When wine prices are constantly rising, per capita consumption is falling, and this is frightening, because we live in a space where all alcohol-containing products are divided into three large blocks. Just now wine has an official consumption figure of 6.9 litres per capita per year, and if you subtract fruit wines and wine-containing drinks with the addition of ethyl alcohol from that, leaving pure wine, then there will be even less; this compares with 57 litres of beer consumption per capita. In large absolute numbers, it looks like this: in Russia, we consume about 800 million litres of wine annually with 7.5 billion litres of beer, and this is a big threat. A significant market share is being taken away from the most professional, most profitable category for the state, because 9% of the wines alone are responsible for 21% of the state’s profitability.

In reverse, it looks completely different. Beer is less substantial, less profitable. That’s why we say: cancel VAT on Russian wine, you will lose 50 billion rubles. And they can be compensated by adding only 10 rubles to a bottle of beer in the form of an excise tax – by  redistributing the fees, you will receive the same amount of revenue.

CLICK ON SOURCE TO ENLARGE:  https://www.statista.com/

Q: You spoke about reasonable protectionism, so is the 200% duty on wine from NATO countries reasonable protectionism?

A: Of course not. If you look at how the market works, you will see that already today there is a change in price, which so far is at least 290 rubles extra per bottle, and this will cause a reduction of demand and sales.  For example, just in the prosecco category we have counted minus 35%;  in the category of wines such as chianti, rioja and so on, which are purchased at a price of about €7, you are getting a consumption decline of 50%. Let’s say this is somehow compensated by price elasticity or customer loyalty to brands. But this is a large amount, because unfriendly countries are currently responsible for 75% of all imported wine.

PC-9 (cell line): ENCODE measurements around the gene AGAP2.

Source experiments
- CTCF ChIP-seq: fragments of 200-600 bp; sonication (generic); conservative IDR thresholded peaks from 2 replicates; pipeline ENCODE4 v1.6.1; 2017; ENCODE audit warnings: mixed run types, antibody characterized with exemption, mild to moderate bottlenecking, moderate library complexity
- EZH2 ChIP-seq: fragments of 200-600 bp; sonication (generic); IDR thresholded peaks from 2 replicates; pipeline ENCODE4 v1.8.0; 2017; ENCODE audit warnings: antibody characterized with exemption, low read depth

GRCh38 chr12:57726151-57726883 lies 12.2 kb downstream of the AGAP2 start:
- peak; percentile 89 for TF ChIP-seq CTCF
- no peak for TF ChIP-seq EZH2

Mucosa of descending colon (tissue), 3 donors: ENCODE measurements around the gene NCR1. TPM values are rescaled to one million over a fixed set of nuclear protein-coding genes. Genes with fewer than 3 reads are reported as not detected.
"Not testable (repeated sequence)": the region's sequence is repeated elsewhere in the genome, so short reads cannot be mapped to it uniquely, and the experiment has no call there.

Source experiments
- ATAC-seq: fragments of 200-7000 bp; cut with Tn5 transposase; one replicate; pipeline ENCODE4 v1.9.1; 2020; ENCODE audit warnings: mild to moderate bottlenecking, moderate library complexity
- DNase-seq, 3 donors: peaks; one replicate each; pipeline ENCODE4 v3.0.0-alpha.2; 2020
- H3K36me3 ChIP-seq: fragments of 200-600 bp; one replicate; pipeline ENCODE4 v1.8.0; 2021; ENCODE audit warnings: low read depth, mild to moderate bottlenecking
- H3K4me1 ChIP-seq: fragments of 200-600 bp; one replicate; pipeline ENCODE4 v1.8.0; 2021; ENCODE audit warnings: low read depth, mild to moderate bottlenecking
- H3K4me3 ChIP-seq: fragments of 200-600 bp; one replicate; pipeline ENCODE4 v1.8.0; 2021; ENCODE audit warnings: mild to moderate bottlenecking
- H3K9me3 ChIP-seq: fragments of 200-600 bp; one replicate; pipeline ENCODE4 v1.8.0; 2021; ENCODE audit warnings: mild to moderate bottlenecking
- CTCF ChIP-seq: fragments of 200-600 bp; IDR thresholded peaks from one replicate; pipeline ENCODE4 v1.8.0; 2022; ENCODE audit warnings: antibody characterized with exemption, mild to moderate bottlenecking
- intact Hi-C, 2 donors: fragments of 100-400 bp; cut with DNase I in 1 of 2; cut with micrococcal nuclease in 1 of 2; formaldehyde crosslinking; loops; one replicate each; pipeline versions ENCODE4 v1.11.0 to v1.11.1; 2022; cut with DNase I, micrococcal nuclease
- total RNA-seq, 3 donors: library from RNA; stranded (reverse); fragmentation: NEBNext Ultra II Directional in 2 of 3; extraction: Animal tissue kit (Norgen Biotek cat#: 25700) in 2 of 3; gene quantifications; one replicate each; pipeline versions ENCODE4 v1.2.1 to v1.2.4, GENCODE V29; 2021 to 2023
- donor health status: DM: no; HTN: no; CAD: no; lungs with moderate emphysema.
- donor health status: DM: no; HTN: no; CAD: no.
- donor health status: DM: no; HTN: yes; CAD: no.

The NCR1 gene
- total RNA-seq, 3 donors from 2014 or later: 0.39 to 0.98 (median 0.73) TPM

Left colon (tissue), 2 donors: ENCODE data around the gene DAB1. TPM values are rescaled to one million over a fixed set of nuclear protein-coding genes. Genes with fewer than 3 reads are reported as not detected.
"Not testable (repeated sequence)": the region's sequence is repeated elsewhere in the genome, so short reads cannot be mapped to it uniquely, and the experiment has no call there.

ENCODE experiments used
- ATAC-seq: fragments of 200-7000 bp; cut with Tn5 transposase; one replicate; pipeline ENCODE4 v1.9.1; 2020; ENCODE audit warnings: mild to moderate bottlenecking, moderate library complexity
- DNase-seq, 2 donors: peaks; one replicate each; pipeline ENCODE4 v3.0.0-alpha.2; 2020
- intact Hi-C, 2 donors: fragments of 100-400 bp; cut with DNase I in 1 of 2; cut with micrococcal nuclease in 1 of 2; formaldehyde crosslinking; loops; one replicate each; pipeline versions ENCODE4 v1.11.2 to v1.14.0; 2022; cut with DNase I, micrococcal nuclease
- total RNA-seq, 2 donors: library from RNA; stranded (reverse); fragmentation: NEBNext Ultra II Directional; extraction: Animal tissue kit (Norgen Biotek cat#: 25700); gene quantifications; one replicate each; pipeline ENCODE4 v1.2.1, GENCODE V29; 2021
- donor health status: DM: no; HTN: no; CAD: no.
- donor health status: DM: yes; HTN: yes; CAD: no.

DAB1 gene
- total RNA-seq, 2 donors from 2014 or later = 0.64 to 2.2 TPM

Why has the import of wine from abroad increased dramatically?  Let’s say I am a wine producer in Georgia — I understand the political regime, the background associated with the absence of duties. At the same time, there are a lot of producers of good Georgian wine who cannot enter the Russian market. Due to the way the protection regime was formed, including the so-called SGRs [state certificate confirming health and quality control]  which do not allow some producers to enter the market, and old producers still bring tonnes of totally banal, not the best wines of Georgia here.

Of course, we need to conduct this dialogue very rationally here. I started talking about Georgia because it is duty-free, but it is now the first in the list of countries in the import category, overtaking Italy, which has remained the absolute market leader for 30 years in a row. And here it is necessary to find a dialogue, to look into a new way for quality control of the Georgian wine coming here. This should not be protective duties, but some new special approach by the regulator. 

LEAD PICTURE: Junior officers pour sparkling wine into a helmet during the graduation ceremony for servicemen of Moscow Higher Military Command School in front of Saint Basil's Cathedral on Red Square in Moscow, July 2021.  
LESSONS: from a lifetime of drinking rosé and sparkling wine, read Dunce Upon a Time, chapter 8.